Once a child begins to get older. They can help more with baking – which is like a science lesson in itself. My ten year old daughter this week baked a Banana cake all by herself. She felt a sense of pride as I told her that she was just like Mary Berry.
By ten they are able to make their beds, tidy their bedroom, polish, hoover, in fact they can pretty much get along with most things around the home that you do. It is good to involve them and it does free up more time for the family.
We’re all individual and how we run our homes differs to the next. It does depend upon exactly what you can and can’t live with. Your house = your rules. Therefore I believe the standard reward charts that are bought in the shops can be more of a hindrance. In my home they didn’t work as the chores were not apt to my home. Possibly because in my home routine is not always something we adhere to successfully. We tend to live on a priorities basis but I sometimes wonder whether that’s because it’s a single-parent household and therefore jobs do not always get done and I can accept that. Sometimes we have to decorate or something crops up which means routines are not always possible. But to be honest that works in my house.
However, I have started a reward chart for my ten-year old daughter. We bought a pain A4 notepad. On the front she has stuck a picture that she has drawn herself. Inside we have written a list of jobs that if she does she will get a star for each job that she does that day. The jobs include:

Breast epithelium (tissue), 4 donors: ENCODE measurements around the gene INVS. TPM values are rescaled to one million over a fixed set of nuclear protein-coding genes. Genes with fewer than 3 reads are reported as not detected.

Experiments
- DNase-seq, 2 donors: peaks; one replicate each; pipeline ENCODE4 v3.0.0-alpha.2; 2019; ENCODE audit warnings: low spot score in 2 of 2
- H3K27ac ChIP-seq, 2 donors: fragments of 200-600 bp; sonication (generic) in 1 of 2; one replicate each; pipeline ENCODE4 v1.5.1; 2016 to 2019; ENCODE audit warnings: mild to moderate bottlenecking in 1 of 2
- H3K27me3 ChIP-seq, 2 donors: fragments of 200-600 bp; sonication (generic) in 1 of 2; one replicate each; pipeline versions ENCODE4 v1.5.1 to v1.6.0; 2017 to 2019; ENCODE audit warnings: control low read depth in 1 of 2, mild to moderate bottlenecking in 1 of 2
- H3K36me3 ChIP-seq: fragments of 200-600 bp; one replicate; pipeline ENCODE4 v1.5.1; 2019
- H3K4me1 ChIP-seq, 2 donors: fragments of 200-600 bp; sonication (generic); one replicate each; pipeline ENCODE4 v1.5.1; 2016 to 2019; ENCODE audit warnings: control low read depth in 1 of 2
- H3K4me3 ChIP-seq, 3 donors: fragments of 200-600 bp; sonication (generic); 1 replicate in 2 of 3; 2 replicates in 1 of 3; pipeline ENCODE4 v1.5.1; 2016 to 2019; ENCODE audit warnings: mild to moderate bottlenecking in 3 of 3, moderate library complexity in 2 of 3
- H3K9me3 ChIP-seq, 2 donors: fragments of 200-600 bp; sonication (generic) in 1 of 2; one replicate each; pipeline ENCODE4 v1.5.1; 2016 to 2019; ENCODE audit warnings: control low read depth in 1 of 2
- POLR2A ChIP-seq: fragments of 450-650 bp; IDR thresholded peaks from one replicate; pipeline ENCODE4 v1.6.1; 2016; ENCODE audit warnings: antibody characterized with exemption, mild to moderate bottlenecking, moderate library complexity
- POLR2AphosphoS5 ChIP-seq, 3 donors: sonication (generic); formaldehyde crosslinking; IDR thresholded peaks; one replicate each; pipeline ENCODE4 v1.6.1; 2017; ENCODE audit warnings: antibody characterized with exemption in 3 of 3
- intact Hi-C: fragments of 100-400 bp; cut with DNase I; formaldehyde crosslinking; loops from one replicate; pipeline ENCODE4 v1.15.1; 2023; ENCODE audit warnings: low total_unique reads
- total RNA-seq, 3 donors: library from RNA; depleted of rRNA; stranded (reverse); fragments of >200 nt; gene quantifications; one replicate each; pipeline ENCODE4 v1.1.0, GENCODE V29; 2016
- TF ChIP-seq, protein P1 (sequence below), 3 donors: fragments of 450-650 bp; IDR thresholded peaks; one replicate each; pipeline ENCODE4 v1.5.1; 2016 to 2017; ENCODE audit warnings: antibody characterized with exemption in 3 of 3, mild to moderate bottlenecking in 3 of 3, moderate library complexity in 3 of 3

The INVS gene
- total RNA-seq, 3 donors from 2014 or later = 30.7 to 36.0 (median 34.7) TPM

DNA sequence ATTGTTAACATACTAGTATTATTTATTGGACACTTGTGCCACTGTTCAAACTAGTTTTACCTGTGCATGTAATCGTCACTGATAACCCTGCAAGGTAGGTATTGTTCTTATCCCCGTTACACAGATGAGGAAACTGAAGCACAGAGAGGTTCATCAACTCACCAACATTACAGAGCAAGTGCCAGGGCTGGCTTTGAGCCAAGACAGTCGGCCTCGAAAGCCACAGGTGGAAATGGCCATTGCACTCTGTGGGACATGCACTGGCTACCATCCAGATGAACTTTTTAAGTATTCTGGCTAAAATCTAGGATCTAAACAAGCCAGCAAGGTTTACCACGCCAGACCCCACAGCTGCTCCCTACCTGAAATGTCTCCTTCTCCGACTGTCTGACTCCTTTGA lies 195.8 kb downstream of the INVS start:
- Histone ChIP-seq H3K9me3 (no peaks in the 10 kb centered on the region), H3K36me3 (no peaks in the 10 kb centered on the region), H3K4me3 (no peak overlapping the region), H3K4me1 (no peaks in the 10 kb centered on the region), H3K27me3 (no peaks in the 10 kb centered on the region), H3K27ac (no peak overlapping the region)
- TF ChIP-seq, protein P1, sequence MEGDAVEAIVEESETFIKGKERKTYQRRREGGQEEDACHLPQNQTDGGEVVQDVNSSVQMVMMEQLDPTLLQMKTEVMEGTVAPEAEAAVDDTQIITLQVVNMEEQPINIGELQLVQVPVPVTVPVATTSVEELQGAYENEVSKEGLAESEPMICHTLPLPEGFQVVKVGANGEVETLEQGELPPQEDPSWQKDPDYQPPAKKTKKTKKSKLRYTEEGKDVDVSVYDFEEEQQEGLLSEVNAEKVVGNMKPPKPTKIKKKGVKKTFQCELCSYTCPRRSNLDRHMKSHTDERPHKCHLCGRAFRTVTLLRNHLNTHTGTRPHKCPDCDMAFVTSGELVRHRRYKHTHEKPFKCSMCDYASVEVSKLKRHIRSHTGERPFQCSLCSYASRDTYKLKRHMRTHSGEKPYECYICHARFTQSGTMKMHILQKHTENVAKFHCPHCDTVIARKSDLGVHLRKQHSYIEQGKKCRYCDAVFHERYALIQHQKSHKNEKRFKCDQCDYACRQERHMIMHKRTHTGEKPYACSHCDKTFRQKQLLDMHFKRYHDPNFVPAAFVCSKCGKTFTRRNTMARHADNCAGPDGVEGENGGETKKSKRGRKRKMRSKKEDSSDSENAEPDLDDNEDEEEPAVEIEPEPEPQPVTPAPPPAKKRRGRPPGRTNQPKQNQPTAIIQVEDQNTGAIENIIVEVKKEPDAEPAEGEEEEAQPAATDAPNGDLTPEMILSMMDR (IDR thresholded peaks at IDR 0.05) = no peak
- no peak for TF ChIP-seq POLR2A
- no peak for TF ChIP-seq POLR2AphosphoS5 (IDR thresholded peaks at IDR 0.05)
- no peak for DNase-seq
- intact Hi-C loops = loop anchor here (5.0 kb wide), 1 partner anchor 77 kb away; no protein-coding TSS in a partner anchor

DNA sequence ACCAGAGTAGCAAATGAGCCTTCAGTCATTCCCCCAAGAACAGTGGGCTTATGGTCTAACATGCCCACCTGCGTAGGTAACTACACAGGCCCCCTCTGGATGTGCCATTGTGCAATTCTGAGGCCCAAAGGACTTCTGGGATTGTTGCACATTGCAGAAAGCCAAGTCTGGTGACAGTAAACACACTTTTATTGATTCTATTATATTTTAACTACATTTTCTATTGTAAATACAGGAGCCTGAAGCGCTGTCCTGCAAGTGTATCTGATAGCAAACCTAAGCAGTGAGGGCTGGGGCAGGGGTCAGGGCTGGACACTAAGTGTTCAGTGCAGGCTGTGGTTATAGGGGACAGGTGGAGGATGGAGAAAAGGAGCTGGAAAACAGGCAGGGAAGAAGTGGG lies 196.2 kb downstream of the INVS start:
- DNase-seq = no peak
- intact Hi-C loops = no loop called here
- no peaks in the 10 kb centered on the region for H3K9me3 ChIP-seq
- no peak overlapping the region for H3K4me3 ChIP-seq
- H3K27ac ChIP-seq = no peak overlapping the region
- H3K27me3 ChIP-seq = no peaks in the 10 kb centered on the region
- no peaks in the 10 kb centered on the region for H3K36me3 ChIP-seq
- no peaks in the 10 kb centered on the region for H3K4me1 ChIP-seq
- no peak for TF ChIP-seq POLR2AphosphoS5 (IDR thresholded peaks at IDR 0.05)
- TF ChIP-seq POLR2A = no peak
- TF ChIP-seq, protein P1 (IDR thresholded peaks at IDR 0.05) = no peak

- Making her bed
- Bringing her washing downstairs.
- Emptying her bedroom bin.
- Tidying her bedroom.
- Helping me with the tea.
- Polishing in the living room.
- Cleaning the tv.
- Reading her reading book.
- Doing her weekly homework.
- Feeding the guinea pig.
Each day she has to do her daily chores which are her bed and she has to read some of her reading book. But each day she will join in with a household chore that I’m doing. Mostly I’m doing chores so we pick and choose each day.
She must get at least five stars each day to get her weekly prize. Which is something of her choice. Here are my suggestions for treats. They do not have to even cost you money.
- A trip to the park or play area.
- A treat from the sweety shop.
- A magazine.
- A film of her choice to watch together.
- Baking a cake together.
Another idea that I have had is to actually go to the pound shop and pick out little gifts. £1 a week treat is not going to break the bank. You could even wrap the gifts too to show your appreciation and all young children enjoy receiving a present.
I’ve found that the notebook works as each page can be ripped out as the week ends and a new week begins. You can even change the chores as you go. All you need for the stars are felt tip pens and the chores can be written in nice coloured writing. The fact that your child has drawn the picture to their reward book will engage them from the outset.
As for the older boys in my house. They are pretty much driven to do their homework and they help when they are asked and they do the basics in their bedroom. In that sense I’m a lucky mum!!! And I think that children love nothing more and thrive in no better environment to the ones that they are appreciated in.